Cockayne Syndrome Linked to Ancient Genetic Activity
Fusion protein, which can have beneficial role, has been lurking for millions of years
FRIDAY, March 21 (HealthDay News) -- Cockayne syndrome, an especially severe type of progeria often caused by mutations in the CSB gene, may be linked to a fusion protein that dates back in primates at least 43 million years, according to research published online March 21 in PLoS Genetics.
John C. Newman, of the University of Washington in Seattle, and colleagues write that the so-called PiggyBac transposable element PGBD3 is embedded within intron 5 of the CSB gene, so that the CSB locus encodes two proteins in equal abundance: the original CSB protein, and a CSB-PiggyBac fusion protein. This fusion protein has been highly conserved since humans and marmosets diverged.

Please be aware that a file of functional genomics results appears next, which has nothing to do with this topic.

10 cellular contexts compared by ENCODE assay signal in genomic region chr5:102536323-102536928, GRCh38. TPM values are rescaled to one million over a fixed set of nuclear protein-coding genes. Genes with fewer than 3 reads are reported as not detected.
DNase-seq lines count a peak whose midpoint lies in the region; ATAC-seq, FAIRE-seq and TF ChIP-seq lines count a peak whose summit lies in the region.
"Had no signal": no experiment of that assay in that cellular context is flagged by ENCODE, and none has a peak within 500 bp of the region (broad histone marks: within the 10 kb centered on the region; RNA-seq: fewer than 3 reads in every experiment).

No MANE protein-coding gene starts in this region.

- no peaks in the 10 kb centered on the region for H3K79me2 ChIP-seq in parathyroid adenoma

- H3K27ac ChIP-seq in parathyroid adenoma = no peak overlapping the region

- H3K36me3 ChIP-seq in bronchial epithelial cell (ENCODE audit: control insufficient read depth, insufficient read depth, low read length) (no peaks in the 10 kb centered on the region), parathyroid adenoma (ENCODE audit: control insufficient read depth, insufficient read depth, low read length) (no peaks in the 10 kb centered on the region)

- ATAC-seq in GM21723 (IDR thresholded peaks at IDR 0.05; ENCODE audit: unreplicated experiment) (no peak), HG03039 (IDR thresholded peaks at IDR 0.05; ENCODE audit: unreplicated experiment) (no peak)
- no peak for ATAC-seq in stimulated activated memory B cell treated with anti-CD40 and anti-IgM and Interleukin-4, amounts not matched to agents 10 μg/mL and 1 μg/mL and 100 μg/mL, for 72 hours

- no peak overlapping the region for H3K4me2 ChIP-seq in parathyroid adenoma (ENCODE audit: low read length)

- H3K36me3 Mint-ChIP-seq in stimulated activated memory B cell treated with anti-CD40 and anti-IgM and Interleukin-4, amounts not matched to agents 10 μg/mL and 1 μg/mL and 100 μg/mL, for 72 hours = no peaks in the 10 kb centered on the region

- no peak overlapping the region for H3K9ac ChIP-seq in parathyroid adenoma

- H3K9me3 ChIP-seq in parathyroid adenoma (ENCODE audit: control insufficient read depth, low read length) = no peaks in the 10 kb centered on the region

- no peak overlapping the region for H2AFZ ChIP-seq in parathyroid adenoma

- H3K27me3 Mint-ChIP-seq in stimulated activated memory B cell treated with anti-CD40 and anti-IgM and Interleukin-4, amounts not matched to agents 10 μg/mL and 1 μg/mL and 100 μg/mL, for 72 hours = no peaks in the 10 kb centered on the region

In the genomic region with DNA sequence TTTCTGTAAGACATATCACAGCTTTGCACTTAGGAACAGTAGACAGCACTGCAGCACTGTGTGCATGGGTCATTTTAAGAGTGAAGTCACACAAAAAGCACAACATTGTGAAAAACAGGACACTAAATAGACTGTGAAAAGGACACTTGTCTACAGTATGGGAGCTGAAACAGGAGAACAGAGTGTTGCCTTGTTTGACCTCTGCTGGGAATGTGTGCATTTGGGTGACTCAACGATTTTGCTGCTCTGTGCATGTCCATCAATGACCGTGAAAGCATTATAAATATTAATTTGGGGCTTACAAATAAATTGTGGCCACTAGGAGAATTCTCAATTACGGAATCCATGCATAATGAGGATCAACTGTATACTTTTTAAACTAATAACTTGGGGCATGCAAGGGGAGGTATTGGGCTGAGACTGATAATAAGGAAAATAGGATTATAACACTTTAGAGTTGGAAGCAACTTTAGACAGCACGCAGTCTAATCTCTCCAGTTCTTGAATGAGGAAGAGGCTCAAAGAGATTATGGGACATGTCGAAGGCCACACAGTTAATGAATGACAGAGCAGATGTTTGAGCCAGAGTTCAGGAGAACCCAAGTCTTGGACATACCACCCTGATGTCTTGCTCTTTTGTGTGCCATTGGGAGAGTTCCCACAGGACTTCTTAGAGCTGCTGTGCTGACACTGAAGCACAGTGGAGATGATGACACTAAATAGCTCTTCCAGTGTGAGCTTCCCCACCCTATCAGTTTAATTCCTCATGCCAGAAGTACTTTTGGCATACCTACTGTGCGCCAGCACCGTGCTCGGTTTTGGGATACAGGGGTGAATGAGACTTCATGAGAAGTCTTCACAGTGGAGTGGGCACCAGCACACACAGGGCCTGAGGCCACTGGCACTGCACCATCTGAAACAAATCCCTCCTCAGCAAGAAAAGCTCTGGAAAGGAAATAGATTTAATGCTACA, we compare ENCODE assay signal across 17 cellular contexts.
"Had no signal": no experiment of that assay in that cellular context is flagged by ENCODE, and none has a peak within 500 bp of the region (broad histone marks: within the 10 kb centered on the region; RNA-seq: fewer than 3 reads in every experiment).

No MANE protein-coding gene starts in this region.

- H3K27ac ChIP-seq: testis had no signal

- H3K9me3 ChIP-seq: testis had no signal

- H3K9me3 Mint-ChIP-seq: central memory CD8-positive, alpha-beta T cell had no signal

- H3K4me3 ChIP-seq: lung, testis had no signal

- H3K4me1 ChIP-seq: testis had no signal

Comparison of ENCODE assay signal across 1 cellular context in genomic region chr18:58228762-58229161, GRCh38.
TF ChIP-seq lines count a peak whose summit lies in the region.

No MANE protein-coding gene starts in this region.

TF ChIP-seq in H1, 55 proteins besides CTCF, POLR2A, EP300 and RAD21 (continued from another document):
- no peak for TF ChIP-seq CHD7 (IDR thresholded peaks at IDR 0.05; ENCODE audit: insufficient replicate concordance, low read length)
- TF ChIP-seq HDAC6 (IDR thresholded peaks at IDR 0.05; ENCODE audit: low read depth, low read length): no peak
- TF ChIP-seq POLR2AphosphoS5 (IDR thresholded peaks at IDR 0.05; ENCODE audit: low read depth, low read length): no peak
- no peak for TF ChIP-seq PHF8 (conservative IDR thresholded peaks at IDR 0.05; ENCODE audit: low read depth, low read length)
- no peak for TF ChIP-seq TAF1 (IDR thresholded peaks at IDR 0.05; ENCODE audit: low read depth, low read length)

The authors speculate that the fusion protein is usually beneficial. Since CSB mutations that cause Cockayne syndrome usually still produce the fusion protein -- and a mutation that interferes with both proteins doesn't cause the syndrome -- the fusion protein may act in helpful or harmful ways, depending on the presence of working CSB.
"We speculate that the CSB-transposase fusion protein originally played a role in host genome defense by repressing transposition of autonomous PGBD3 elements and the hundreds of nonautonomous PGBD3-dependent MER85 elements derived from them," the authors write. "We do not yet know why the CSB-PGBD3 fusion protein has been selected and maintained in the primate lineage for over 43 million years, but the answers will undoubtedly shed light on both CSB function and the longevity of PiggyBac transposases from cabbage looper moths to humans."